Every year at BioBlitz, National Geographic and the U.S. National Park Service rally to get people young and old to explore the wild spaces around them during a whirlwind 24-hour search to identify every species they can find. In advance of our next event in Golden Gate National Recreation Area, March 28-29, 2014, we’re already exploring stories of the life and lands of northern California. Learn More and Sign Up for BioBlitz 2014!!!
In this installment, National Geographic’s Caryl Sue, a California native, takes a poetic look at the banana slug (Ariolimax).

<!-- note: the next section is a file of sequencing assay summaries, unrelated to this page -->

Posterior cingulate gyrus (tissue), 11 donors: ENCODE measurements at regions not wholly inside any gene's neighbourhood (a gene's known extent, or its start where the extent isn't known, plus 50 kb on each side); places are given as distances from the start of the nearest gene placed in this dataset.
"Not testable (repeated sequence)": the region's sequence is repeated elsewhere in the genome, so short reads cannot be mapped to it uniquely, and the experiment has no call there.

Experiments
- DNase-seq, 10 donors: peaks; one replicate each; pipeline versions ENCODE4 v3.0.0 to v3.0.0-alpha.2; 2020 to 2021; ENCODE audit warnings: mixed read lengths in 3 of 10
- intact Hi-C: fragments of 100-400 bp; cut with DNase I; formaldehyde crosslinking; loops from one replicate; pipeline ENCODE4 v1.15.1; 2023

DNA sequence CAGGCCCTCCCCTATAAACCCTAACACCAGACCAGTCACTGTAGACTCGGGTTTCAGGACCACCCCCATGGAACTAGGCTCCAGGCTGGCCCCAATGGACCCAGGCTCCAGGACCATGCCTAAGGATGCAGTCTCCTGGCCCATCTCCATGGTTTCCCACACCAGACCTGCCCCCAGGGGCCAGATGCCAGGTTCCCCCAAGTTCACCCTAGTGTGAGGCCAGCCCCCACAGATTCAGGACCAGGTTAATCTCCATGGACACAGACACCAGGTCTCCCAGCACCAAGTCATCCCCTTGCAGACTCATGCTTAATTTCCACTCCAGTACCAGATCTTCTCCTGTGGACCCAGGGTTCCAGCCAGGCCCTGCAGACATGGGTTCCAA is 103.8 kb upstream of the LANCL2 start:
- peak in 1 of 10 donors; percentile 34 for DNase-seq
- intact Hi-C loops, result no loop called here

Listen, oh blitzers, to hear a story
Of a mollusk deserving of fame and glory
From Alaska to L.A. you’ll find this mug
I speak, of course, of the banana slug
. . .
At half-a-foot per minute, they’re not the fastest
In fact, they’re slower (and less sweet) than molasses
They’re also not glamorous, like their nudibranch kin
They’re yellow, and brown, like banana skins
Like most gastropods, they have “eyestalks” to see
And the tentacles below help sense chemistry
These sensory organs are required headgear
See, banana slugs have no ears to hear
With a sharp keel on top and a fringe “skirt” beneath
A mantle up front and a mouthful of teeth
They can breathe through their skin (cutaneous gas exchange)
Or through their one lung (pneumostome, not so strange)